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Anonymous AL official blames Twitter for the slow trade deadline

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Buster Olney has an interesting column up today, talking about how the trade deadline has changed in the past several years.  The upshot, with which I agree, is that whereas teams didn’t value their prospects as highly as they should have 15 or 20 years ago, trading them for rent-a-veterans all willy-nilly, these days they’re probably being too cautious.  They overvalue even fringe prospects and lack the cajones to make a bold deal.

Supporting the column are quotes from some random, anonymous baseball executives.  One says that given some past bad deals — Buster cites the famous Heathcliff Slocumb-to-Seattle for Varitek and Lowe deal — GMs are afraid to make a mistake. Another talks about how GMs pay more attention to contracts and money now than they used to. Another says that there is probably more media and fan pressure to make deals for their own sake than is warranted given a team’s competitive decision and the pieces it has available.

All of those make sense.  As does the general idea expressed in a view of their quotes that media pressure and scrutiny from fans on the Internet affect all of this.  But I think one guy Olney quotes — an “AL official” — is kind of off-base:

“I’d say one of the biggest changes has been the advent of Twitter and the impact it has had upon the coverage of the deadline and the game. Now there appears to be a race to be first — instead of being right — and to get it out there in 140 characters or less. Every rumor is quickly and widely disseminated, oftentimes without regard for its possible veracity. This causes many more potential deals and players’ names to be ‘out there’ and has created an additional element for teams to try to manage.”

Being charitable, I get the broad strokes of what he’s saying here — it fits with the media scrutiny thing — but what kind of a team is basing its decisions on Internet chatter?  Do you think Ruben Amaro, Theo Epstein or Brian Cashman give a fetid pair of dingo’s kidneys what rumors are being tweeted around? Heck, I bet they spend more time laughing at how they could, if they wanted to, mess with all of us, than they do worrying about how what so-and-so is hearing might affect their trade strategies.

Show me a team that is “trying to manage the additional element” caused by Twitter, and I’ll show you a team that doesn’t have its priorities in the right place. Good teams set the narrative. They don’t react to it.

No structural damage found in Andrew Benintendi’s knee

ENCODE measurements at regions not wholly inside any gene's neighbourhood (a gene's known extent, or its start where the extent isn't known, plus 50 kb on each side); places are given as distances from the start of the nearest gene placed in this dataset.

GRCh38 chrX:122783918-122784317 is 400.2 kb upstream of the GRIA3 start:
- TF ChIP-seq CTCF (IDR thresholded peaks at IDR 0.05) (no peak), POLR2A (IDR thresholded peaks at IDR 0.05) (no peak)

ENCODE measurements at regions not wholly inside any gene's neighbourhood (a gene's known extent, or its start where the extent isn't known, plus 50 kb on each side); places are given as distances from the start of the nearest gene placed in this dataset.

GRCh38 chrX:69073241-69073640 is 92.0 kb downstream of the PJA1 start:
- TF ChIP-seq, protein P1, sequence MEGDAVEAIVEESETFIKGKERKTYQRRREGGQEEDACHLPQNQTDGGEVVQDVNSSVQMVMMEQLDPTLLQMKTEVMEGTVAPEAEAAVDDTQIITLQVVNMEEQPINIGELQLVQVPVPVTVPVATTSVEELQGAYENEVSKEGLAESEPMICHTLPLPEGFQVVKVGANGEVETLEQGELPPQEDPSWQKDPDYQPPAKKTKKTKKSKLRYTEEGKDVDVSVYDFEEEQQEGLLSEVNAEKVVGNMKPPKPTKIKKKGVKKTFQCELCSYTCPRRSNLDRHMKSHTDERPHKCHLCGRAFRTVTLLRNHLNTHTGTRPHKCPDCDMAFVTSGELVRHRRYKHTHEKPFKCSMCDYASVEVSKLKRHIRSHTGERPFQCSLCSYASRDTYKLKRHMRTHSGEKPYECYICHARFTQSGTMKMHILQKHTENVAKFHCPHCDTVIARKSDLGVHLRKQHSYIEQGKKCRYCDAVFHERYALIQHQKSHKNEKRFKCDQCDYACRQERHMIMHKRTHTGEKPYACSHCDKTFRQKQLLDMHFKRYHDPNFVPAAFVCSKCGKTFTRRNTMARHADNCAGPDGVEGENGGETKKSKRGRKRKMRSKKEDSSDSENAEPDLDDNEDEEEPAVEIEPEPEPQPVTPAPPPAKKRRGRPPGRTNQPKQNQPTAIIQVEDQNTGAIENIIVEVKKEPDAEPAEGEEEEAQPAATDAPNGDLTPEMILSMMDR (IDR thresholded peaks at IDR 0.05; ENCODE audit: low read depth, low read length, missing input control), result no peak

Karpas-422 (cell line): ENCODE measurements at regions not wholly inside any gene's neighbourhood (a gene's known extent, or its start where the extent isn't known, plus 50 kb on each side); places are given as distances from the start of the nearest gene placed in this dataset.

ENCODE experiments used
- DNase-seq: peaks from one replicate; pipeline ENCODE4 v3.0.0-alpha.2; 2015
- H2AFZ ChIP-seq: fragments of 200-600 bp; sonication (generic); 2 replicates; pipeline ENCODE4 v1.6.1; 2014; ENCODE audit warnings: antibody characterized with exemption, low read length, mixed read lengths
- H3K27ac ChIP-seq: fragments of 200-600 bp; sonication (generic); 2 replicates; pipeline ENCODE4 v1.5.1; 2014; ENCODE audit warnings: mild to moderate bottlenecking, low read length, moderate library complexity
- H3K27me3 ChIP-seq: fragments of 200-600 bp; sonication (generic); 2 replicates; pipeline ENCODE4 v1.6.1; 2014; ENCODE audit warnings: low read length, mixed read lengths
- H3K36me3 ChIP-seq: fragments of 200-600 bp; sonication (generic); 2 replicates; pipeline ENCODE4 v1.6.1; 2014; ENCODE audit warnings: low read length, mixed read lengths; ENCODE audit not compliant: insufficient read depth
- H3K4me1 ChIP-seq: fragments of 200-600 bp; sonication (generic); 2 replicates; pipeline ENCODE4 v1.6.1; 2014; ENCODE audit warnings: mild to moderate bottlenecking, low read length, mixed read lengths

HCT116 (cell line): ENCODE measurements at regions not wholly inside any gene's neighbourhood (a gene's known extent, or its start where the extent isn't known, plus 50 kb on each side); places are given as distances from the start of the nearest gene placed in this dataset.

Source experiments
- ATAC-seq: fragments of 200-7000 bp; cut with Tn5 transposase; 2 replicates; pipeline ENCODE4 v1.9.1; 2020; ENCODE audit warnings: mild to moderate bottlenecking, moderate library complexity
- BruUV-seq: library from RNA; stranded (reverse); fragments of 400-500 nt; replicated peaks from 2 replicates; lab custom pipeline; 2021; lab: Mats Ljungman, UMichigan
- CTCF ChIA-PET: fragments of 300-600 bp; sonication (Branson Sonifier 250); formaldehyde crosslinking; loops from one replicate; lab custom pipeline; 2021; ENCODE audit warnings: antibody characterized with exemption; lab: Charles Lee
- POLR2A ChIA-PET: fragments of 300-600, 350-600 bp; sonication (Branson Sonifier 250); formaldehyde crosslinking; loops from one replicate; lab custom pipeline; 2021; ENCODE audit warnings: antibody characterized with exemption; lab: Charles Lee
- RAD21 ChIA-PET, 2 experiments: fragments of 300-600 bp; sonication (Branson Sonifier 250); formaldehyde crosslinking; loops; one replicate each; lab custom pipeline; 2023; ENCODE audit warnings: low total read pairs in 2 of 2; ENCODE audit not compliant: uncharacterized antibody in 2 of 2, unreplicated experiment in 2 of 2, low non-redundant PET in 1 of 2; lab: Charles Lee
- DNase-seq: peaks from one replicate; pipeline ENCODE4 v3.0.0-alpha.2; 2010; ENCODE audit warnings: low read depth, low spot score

ST. PETERSBURG, FL - AUGUST 24:  Shortstop Matt Duffy #5 of the Tampa Bay Rays tags out Andrew Benintendi #40 of the Boston Red Sox after Dustin Pedroia grounded into the double play  during the seventh inning of a game on August 24, 2016 at Tropicana Field in St. Petersburg, Florida. (Photo by Brian Blanco/Getty Images)
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Good news in Boston: An MRI on Red Sox outfielder Andrew Benintendi‘s left knee revealed no structural damage.

Benintendi slipped while trying to avoid a tag at second base, injuring his leg, but it appears he’s avoided a serious injury. A timetable for his return isn’t known at this point, but the Red Sox expect to get him back before the end of the season.

Benintendi is hitting .324/.365/.485 with a homer and ten RBI in 21 games.

Carlos Ruiz leaves a goodbye note for the Phillies

CLEARWATER, FL - FEBRUARY 26:  Carlos Ruiz #51 of the Philadelphia Phillies poses for a portrait on February 26, 2016 at Bright House Field in Clearwater, Florida.  (Photo by Elsa/Getty Images)
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And then there was one. One player from the 2008 World Series champs, that is. Ryan Howard likely isn’t going anywhere so he’ll be the last one to turn the lights off, but today Carlo Ruiz bid adieu to the Phillies following his trade to Los Angeles.

Lost in all of the emotions the Dodgers are reported to be feeling about A.J. Ellis leaving is the fact that Ruiz was one of the most beloved Phillies players ever, by both his teammates and their fans. Yesterday Roy Halladay penned a heartfelt goodbye to Ruiz, suggesting that he was every bit as essential to his and the Phillies’ success as Ellis has been to Clayton Kershaw (and in pure baseball production, obviously, quite more).

Today Chooch left a message for his now former teammates: